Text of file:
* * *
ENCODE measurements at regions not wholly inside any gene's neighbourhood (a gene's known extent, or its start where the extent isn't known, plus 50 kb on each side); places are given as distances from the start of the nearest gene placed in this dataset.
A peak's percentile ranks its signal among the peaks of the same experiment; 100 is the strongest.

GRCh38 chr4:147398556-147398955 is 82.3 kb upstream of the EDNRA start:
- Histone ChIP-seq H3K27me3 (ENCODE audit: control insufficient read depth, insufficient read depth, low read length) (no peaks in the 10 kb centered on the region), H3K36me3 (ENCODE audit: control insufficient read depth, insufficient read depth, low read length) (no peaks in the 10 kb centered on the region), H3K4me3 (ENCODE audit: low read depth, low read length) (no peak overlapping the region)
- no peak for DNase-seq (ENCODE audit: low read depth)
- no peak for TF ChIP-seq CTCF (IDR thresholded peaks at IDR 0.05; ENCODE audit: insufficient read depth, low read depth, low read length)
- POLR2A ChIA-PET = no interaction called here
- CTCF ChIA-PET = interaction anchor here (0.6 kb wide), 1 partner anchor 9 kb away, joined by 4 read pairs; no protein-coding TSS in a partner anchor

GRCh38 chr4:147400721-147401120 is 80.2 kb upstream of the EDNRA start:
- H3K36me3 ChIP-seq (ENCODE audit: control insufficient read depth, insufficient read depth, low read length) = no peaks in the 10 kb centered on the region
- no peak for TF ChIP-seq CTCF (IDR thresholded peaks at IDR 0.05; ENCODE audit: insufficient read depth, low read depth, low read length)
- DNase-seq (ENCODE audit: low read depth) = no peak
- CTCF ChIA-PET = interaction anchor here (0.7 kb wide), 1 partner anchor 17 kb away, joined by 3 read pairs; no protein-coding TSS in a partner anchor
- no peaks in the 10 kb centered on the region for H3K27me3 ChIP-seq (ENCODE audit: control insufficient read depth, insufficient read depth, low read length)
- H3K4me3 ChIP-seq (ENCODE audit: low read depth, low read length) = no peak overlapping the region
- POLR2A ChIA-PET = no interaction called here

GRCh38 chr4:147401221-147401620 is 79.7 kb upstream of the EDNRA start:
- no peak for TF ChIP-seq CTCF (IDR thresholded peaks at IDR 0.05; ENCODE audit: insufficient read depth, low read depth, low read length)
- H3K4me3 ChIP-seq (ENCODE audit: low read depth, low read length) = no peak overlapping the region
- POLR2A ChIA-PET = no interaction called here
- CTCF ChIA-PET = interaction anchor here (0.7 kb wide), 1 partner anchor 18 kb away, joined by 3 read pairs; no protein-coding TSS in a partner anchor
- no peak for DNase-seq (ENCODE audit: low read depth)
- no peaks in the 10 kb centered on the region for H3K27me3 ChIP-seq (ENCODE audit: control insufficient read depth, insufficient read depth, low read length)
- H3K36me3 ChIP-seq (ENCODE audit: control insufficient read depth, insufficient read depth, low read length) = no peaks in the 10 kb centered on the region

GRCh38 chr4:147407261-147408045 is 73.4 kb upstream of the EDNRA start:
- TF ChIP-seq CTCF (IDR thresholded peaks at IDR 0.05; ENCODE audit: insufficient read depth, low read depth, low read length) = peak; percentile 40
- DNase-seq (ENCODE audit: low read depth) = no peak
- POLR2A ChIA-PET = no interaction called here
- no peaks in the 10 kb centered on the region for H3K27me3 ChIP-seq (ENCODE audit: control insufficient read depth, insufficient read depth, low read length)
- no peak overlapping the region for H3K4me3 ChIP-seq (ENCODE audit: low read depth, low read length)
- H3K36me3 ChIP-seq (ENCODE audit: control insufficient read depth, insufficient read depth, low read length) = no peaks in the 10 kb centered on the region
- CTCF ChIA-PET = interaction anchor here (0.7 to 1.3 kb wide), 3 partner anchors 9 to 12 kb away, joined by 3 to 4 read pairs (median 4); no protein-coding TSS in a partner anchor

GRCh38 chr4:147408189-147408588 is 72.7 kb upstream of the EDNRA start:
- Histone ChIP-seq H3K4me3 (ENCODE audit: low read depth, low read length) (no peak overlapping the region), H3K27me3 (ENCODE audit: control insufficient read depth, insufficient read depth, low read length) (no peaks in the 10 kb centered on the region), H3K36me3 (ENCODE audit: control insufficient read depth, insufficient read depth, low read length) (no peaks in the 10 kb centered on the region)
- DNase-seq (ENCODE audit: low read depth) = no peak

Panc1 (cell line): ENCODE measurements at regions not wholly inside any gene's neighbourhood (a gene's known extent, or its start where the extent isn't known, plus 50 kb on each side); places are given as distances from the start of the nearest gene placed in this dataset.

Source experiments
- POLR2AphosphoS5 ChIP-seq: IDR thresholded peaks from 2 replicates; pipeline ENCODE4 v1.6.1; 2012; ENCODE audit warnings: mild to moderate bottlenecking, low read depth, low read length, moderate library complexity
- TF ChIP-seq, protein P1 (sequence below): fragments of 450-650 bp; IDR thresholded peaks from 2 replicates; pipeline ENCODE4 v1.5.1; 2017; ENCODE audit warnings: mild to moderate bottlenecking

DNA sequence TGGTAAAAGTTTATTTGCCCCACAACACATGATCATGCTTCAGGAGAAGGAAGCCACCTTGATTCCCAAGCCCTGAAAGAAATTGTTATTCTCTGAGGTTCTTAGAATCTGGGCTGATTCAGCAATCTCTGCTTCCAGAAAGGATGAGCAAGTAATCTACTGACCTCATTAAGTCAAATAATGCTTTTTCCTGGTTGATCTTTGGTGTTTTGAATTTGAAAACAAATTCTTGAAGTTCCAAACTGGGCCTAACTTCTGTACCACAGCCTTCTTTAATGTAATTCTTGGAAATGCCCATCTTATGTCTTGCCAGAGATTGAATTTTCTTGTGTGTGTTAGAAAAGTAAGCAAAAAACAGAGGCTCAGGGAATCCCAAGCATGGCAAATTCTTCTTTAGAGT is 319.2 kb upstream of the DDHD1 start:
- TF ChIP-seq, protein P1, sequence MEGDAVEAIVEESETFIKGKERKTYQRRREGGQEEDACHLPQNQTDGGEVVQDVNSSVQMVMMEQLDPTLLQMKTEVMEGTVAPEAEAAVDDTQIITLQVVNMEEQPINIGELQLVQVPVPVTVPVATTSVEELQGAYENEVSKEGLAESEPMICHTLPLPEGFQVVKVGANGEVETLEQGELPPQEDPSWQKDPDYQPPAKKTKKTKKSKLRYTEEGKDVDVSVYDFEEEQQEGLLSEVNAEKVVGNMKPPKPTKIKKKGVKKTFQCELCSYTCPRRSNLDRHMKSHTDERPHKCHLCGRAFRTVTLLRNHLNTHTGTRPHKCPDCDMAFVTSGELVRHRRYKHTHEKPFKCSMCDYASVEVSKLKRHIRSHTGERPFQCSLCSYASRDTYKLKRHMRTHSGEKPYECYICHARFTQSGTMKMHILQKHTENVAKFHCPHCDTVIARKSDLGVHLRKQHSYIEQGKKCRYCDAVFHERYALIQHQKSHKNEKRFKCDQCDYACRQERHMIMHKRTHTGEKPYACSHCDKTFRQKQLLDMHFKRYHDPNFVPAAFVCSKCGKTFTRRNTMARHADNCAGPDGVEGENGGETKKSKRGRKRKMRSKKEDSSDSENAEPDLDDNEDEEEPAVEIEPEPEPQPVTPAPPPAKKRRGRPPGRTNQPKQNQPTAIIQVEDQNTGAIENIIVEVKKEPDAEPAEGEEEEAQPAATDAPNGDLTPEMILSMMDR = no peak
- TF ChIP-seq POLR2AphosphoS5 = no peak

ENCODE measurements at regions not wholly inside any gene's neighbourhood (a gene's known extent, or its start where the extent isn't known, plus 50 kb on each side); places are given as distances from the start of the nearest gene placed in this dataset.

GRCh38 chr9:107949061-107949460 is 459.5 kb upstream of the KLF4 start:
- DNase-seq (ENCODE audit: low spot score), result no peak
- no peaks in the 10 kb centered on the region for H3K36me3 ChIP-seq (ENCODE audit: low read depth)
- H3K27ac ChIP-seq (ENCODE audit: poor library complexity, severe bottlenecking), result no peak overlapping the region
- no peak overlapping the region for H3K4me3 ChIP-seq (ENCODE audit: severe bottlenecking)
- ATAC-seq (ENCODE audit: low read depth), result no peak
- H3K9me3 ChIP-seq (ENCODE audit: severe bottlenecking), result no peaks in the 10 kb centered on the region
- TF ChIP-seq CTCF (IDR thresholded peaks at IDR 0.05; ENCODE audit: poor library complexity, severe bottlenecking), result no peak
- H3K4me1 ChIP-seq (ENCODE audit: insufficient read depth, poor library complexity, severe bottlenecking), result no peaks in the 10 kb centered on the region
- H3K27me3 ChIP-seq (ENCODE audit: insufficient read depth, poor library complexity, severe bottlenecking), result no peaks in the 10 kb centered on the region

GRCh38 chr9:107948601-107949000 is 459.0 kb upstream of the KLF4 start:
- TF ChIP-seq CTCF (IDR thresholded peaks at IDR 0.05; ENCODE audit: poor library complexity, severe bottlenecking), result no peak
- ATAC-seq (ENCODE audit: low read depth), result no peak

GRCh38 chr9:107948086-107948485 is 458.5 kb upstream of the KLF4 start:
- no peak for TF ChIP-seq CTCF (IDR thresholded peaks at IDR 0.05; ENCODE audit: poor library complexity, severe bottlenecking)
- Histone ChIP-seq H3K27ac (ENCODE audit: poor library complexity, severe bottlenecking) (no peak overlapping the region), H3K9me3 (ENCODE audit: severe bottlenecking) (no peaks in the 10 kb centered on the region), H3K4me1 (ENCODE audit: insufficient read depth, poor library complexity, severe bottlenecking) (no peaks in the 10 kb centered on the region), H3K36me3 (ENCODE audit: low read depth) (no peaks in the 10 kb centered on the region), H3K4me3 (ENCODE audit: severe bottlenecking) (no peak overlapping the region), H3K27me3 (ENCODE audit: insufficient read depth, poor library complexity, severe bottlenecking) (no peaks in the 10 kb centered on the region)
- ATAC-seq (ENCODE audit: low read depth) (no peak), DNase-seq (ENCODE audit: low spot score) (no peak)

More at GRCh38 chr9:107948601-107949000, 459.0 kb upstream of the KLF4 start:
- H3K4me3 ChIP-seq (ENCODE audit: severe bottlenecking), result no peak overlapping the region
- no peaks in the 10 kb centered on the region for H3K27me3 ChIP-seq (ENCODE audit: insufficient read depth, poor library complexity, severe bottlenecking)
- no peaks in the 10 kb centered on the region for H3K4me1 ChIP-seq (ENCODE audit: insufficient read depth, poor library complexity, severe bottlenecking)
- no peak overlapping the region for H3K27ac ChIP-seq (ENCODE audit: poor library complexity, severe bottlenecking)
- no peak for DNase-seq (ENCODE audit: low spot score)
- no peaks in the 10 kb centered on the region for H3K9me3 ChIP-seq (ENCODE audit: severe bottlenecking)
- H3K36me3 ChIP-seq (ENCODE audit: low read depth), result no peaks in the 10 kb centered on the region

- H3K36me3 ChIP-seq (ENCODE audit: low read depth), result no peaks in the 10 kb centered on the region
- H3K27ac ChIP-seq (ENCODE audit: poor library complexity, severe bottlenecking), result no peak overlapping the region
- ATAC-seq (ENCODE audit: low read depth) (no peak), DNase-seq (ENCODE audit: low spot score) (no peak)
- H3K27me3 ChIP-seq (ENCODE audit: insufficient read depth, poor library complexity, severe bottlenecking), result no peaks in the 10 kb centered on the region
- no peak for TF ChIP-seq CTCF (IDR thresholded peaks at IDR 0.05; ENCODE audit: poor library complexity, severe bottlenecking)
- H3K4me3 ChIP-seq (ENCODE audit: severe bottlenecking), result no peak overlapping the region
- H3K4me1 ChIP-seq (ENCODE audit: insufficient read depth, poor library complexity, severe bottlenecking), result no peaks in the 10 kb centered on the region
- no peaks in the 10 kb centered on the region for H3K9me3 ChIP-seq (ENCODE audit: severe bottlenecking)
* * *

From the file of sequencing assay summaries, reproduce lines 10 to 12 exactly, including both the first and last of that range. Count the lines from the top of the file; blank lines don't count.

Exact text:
- H3K36me3 ChIP-seq (ENCODE audit: control insufficient read depth, insufficient read depth, low read length) = no peaks in the 10 kb centered on the region
- no peak for TF ChIP-seq CTCF (IDR thresholded peaks at IDR 0.05; ENCODE audit: insufficient read depth, low read depth, low read length)
- DNase-seq (ENCODE audit: low read depth) = no peak